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Ransomware and Cyber Scams: Even the D.C. Police Aren’t Off-Limits

Ransomware attacks show no signs of slowing. They’re getting to hospitals, city agencies, and oil supplies, as shown in the Columbia Pipeline drama. And a new ransomware group called the Babuk Locker gang struck the Washington, D.C. police department in April. After they pulled off a ransomware attack, the Babuk gang threatened to send files on police informants they’d siphoned from the Metropolitan Police Department to the infiltrated groups. The D.C. police went to the FBI for help. Notably, the Babuk gang threatened to hack the FBI, too.

Companies that develop artificial intelligence that can stay a step ahead of hackers are in great demand today. And some of their best customers are police and other city agencies trying to avoid computer shutdowns and extortion.

Fraudsters typically encrypt the data they steal, so the agencies cannot get into their own computer files. Then, the hackers hold the information for ransom, threatening to expose what the administrations have. For ransom, they might demand bitcoin. The same attackers who hacked the D.C. police went after the Houston Rockets earlier this spring, demanding bitcoin from the basketball firm. The Rockets reported that their cybersecurity system kept the intrusion from becoming a full-blown crisis.

Ransomware can also target individuals and small business owners. Hackers can take over people’s private information and photos, and threaten to expose them unless someone pays. Often, the scammer demands the ransom in bitcoin.

What can we do? A few things: Use antivirus and anti-malware protection. Be cautious about using public WiFi. And if we see something suspicious, we should get it checked out sooner rather than later.

If a Company Asks for Bitcoin, Wait a Minute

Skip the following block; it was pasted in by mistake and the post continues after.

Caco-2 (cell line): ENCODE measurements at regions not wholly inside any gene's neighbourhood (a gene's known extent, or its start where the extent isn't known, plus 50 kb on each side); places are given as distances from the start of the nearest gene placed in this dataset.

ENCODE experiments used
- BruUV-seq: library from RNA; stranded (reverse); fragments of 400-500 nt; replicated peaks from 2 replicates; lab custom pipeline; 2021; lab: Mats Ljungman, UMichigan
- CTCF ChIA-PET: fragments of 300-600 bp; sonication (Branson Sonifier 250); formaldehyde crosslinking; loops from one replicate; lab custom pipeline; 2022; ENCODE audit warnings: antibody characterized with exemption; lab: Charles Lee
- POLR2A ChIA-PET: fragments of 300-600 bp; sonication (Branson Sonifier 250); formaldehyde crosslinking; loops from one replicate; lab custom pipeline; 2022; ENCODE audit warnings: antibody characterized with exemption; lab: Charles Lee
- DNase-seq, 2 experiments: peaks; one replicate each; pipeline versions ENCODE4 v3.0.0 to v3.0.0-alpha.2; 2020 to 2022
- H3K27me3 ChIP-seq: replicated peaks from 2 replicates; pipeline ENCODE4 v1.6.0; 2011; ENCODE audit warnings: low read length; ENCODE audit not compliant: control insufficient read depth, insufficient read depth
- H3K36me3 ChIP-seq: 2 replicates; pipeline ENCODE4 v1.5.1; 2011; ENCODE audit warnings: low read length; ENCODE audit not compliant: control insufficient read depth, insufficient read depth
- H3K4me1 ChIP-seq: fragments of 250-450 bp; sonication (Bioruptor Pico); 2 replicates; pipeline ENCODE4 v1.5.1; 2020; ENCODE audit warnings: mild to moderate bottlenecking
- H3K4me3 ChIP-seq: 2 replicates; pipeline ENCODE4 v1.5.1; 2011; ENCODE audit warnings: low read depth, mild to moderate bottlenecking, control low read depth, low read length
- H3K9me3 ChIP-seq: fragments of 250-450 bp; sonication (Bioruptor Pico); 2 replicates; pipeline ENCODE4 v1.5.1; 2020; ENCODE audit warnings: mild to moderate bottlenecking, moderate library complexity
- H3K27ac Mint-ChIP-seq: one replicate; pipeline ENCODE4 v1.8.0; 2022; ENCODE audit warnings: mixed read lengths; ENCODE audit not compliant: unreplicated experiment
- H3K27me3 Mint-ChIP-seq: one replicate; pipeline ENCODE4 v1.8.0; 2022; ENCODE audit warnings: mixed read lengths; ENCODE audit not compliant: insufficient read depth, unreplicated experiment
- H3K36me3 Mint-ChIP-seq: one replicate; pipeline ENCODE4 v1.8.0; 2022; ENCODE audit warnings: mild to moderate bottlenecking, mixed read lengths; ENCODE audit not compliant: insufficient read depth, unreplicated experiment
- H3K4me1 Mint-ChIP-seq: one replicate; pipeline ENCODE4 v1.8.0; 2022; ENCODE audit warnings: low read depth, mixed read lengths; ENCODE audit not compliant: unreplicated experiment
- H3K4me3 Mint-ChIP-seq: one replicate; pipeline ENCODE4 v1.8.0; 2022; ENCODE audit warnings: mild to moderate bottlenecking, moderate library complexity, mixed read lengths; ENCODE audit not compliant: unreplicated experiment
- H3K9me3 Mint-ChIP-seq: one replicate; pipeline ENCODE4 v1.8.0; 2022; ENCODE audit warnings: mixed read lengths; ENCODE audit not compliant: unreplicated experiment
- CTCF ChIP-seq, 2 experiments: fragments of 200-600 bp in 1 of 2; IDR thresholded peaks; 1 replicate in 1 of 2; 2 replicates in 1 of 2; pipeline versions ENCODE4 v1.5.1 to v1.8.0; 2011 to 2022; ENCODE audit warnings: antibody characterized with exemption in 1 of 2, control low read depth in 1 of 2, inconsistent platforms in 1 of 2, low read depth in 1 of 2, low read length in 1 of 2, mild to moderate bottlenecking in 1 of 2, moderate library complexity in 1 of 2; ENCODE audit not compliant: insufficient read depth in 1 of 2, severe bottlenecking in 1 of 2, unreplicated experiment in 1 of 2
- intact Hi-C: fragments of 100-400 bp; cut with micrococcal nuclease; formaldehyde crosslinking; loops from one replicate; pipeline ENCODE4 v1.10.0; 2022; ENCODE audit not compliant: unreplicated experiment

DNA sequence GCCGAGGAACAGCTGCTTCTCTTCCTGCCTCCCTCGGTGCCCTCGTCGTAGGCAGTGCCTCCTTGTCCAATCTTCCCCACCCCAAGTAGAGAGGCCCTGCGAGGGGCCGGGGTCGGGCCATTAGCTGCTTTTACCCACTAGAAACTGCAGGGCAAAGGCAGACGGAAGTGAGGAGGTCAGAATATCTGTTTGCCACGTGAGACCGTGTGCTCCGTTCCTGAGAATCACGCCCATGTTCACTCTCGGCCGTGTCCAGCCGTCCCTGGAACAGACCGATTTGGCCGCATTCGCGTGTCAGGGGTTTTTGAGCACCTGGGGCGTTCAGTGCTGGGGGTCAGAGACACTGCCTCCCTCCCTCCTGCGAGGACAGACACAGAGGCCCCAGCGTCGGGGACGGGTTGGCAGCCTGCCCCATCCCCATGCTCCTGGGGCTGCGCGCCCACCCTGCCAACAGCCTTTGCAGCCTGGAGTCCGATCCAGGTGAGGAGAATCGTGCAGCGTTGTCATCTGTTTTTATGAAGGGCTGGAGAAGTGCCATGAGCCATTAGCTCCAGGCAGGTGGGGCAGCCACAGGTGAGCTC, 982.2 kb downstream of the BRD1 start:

This month, a small business owner in Louisiana forked over $2,100 in bitcoin to a scammer who threatened to turn off her electricity. The scammer called from an 800 number, pretending to be the Entergy electric company. The imposter insisted that the small business was late on its bill, and demanded bitcoin.

The scammer directed the business owner to a corner store bitcoin machine, and sent the business owner a barcode over the phone, showing the amount to withdraw from the machine. The withdrawal was made, and the scammed business owner even got a receipt over the phone. Because the ploy was technologically complex, the business owner believed it.

The business owner made a call later to the Entergy to check that the payment was applied. Of course, the company had no idea what the customer was talking about and $2,100 had not been applied to the account. It was obvious that a scam had just played out.

What can we do? If we’re asked to buy bitcoin, wire money, or purchase debit cards, we need to call the company and find out what’s up. Utility firms aren’t accepting bitcoin, nor do companies demand immediate payment out of the blue.

One More Scam to Look Out For: Penny Stock Pumps

Penny stocks are hot these days, and it’s important to avoid getting burned. Stocks under $5 are pushed through the media, paper mail, spammy emails, and phone calls. The sellers might claim:

  • Getting rich off the stock is a sure bet. No way. Guaranteed profits don’t happen on the stock market. When someone suggests buying a stock because it’s low now and should go up soon, it may be a pump-and-dump scheme. In other words, a lot of people are encouraged to buy, and then there’s a selloff, with innocent people left holding the bag.
  • The stock is a hot trend. Individuals need to be extra careful with celebrity stocks, new trends, suggestions that the Biden administration will make the stock go up for sure, or fantastic health claims related to the stock. Hot trends are constantly left hanging and replaced by newer ones.

What can we do? Harmful stock scams can be reported to (202) 727-8000. That’s the number for the Enforcement and Consumer Protection Division of the D.C. Department of Insurance, Securities and Banking.

The internet is one of the great innovations of our time. But we need to protect ourselves from those who don’t use it for good.

Supporting References

Lance Whitney for TechRepublic: Ransomware Attack Hits Washington, D.C. Police Department (Apr. 28, 2021). Available at: https://www.techrepublic.com/article/ransomware-attack-hits-washington-d-c-police-department/

Sylvia Masters for CBS News: Eye on Scams – Woman Conned Out of $2,100 in Entergy Bitcoin Scam (May 13, 2021). Available from KLFY News 10, Lafayette, LA: https://www.klfy.com/eye-on-scams/eye-on-scams-woman-conned-out-of-2100-in-entergy-bitcoin-scam/

Commissioner Karima M. Woods, D.C. Department of Insurance, Securities and Banking: Warning Signs of a Penny Stock Scam. Available at: https://disb.dc.gov/page/warning-signs-penny-stock-scam

Samantha Murphy Kelly for CNN Business: Ransomware Took Down the Colonial Pipeline. You Could Be at Risk Too (May 14, 2021). Available at: https://www.cnn.com/2021/05/14/tech/ransomware-attacks/

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